Who has the clout to make China's government reconsider its environmental policies?
As much as he might huff and puff over fair trade, it isn't Donald Trump, the China basher who became the 45th U.S. president last week. Instead it is Michael Clauss, Germany's ambassador to China and a vocal critic of China's EV policies.
In recent months, Clauss has repeatedly criticized Beijing's plan to introduce a California-style carbon credit trading program. China hopes to use the program to goad foreign automakers to develop and build electric vehicles for their Chinese joint ventures.
On Oct. 23, Clauss fired his first salvo in an article in the South China Morning Post, published one month after the Chinese government released its draft rules for the program.
The article denounced those rules as an example of "less openness and a lack of rule of law" in China. Foreign automakers would have to localize not only production but also the entire EV development process in China, Clauss noted.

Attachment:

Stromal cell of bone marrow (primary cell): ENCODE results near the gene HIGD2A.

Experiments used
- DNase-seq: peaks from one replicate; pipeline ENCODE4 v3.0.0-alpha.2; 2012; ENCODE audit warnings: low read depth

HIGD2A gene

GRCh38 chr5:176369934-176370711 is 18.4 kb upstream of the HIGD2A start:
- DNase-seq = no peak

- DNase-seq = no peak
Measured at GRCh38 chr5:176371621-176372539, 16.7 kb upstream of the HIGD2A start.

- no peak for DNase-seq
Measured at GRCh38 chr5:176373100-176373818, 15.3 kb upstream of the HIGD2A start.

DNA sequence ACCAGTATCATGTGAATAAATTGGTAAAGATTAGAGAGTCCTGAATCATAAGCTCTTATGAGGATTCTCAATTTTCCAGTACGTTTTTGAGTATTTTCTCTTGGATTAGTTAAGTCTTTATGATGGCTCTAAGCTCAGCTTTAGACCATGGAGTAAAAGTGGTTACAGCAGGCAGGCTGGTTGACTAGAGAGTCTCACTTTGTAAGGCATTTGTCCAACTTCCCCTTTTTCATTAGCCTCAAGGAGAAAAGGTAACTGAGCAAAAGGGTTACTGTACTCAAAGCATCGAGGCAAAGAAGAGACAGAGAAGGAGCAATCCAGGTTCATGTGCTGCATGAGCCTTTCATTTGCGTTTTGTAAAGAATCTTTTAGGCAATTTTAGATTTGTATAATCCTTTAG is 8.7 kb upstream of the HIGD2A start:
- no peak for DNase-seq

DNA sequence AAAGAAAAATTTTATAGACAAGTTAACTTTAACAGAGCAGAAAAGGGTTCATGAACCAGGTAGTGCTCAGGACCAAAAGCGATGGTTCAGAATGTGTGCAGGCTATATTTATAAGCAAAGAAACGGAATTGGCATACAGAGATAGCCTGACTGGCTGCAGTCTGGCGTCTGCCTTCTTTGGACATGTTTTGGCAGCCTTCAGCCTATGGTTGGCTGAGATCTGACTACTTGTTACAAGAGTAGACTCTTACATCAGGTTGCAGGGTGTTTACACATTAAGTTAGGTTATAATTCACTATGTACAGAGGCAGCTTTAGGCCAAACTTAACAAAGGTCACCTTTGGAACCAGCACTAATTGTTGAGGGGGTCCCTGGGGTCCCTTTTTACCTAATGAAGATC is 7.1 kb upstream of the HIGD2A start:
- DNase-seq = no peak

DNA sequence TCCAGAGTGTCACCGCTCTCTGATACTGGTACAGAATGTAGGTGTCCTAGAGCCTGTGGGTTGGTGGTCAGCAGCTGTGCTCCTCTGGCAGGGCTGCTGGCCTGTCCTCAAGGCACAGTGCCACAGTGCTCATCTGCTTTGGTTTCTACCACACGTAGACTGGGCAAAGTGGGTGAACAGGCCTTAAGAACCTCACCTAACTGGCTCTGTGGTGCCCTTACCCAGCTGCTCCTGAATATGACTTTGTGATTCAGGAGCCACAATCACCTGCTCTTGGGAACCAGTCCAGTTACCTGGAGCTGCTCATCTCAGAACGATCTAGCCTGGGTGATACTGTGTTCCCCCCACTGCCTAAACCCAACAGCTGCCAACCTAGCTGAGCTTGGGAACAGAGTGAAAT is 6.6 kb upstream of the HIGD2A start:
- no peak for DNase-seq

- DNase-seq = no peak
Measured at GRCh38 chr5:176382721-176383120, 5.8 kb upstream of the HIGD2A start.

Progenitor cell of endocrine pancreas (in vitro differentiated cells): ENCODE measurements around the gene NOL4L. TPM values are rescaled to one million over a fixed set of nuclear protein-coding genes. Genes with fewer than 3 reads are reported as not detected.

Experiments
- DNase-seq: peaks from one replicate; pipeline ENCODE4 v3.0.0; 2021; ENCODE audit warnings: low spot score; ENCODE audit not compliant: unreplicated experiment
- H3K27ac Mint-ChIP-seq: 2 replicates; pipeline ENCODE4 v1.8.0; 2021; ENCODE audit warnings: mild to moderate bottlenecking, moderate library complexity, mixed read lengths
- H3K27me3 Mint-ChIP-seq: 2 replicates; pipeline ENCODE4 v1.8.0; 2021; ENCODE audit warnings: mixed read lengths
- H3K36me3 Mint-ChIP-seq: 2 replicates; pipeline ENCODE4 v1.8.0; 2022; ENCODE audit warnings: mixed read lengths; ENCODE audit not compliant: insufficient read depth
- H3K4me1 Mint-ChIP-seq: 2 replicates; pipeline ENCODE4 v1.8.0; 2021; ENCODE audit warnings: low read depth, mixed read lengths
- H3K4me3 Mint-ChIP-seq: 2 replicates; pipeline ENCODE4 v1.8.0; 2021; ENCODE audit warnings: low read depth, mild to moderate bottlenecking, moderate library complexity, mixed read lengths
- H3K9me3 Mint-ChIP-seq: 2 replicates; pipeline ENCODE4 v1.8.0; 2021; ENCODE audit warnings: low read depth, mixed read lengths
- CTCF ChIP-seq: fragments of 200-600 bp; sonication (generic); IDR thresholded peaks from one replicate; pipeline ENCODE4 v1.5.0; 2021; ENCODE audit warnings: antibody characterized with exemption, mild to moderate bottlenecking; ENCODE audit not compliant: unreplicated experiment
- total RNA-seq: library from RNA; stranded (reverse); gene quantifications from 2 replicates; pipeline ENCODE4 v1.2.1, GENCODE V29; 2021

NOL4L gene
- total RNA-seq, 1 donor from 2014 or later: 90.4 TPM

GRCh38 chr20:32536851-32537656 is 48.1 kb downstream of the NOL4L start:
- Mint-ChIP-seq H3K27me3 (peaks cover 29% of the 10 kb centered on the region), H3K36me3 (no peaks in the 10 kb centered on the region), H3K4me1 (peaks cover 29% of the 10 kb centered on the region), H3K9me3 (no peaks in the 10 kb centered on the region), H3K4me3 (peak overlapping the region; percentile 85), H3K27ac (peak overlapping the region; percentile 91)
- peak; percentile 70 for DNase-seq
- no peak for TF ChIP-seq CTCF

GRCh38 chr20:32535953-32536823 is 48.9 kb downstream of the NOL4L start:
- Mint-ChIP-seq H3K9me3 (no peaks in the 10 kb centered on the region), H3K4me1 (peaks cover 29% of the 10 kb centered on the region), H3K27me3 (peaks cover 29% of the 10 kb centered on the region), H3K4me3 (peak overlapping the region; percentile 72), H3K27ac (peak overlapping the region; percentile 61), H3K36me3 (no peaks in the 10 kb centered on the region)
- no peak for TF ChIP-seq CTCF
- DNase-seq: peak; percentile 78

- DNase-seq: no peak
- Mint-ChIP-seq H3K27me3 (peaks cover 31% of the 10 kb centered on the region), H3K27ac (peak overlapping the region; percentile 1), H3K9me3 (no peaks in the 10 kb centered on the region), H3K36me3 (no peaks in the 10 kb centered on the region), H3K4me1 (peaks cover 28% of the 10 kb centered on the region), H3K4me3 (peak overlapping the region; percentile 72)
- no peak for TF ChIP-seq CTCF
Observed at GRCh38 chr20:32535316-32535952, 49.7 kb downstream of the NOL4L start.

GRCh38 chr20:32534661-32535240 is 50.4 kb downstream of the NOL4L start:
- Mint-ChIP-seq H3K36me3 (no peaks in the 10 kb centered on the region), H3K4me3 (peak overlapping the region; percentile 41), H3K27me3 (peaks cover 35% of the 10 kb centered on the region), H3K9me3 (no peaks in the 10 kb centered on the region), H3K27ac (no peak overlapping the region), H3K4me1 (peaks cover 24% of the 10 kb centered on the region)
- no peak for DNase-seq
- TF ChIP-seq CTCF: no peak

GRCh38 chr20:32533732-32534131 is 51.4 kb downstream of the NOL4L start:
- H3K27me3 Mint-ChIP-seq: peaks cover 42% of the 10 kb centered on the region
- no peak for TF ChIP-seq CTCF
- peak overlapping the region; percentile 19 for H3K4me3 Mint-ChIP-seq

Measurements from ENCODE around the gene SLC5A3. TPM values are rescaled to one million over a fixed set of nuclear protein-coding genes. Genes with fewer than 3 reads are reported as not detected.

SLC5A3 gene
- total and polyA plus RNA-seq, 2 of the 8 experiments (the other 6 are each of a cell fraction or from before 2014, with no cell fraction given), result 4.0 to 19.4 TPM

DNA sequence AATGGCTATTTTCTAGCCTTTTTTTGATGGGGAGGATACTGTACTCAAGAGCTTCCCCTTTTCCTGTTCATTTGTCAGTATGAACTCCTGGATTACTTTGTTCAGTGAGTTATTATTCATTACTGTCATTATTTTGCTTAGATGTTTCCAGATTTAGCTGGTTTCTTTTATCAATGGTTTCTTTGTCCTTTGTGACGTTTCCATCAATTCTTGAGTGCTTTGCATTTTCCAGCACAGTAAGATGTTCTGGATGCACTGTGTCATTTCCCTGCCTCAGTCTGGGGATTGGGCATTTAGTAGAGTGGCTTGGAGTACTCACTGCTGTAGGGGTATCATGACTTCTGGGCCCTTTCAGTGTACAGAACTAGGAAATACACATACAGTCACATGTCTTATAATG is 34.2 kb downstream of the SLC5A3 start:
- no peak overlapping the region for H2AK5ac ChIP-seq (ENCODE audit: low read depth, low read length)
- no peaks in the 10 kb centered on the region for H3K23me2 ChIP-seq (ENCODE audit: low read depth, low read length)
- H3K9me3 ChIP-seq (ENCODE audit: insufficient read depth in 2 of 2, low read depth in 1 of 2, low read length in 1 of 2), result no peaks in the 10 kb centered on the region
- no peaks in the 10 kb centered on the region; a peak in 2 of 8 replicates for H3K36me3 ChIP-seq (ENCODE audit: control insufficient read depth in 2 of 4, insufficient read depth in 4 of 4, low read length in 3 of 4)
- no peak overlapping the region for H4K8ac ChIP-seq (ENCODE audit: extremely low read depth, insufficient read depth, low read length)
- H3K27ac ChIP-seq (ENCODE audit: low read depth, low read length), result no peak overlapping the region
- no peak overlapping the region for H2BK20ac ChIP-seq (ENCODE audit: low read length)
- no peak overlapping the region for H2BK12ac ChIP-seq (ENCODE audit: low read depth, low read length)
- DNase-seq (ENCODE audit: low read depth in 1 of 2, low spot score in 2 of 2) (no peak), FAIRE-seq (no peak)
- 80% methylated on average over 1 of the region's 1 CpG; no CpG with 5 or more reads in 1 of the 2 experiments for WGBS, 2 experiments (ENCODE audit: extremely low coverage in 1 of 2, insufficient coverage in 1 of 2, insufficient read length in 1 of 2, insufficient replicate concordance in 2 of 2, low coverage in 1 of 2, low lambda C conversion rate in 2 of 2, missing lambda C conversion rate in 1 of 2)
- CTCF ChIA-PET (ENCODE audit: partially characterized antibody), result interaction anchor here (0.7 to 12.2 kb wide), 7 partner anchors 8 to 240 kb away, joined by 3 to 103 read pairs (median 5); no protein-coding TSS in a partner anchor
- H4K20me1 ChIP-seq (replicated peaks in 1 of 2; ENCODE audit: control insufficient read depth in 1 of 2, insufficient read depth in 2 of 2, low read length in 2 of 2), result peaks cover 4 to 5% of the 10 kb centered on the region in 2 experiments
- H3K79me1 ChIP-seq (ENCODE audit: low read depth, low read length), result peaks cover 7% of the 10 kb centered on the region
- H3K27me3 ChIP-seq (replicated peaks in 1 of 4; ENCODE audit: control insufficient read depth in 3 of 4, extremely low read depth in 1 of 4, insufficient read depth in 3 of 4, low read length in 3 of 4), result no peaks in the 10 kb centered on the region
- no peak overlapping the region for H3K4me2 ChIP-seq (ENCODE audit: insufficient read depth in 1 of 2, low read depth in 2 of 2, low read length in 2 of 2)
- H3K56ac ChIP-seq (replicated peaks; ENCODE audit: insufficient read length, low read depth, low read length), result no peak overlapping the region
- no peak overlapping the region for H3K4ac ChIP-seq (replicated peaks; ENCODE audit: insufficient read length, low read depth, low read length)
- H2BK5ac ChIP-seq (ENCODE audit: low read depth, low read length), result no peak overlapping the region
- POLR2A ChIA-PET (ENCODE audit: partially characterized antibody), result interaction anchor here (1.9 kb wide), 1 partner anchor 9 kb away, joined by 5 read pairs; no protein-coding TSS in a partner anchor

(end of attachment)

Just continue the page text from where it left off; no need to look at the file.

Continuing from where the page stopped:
"This means that all foreign automobile manufacturers would be forced to hand over 100 percent of their technology to their joint venture partners ¡n mostly state-owned enterprises," he added.
The carbon credit program that Beijing floated in September will take effect on a trial basis this year, with strict enforcement beginning in 2018. It requires foreign and domestic carmakers to raise EV production or face severe penalties.
In a second article posted on the German embassy's website on Dec. 14, Clauss criticized the program's unrealistic deadlines. And in a third article posted on Jan. 16, he warned that Beijing's one-year deadline is "an impossible task at such short notice."
China's proposed EV production mandate is "so onerous that they could even bring a decades long trend of rising German investment in China's manufacturing sector to a halt," he said.
How seriously will Beijing take this threat? Well, Germany is the biggest source of foreign investment in China's auto industry.
According to Clauss, the German auto industry will invest more than $20 billion (138 billion yuan) in China over the next few years.
The controversy comes at a time when China's economic growth is slowing. In 2016, massive amounts of capital fled the country as investors lost confidence.
Beijing must move fast to revise its problematic EV policies. The government can't afford to discourage foreign investment in the auto industry, one of the few bright spots in China's shaky manufacturing sector.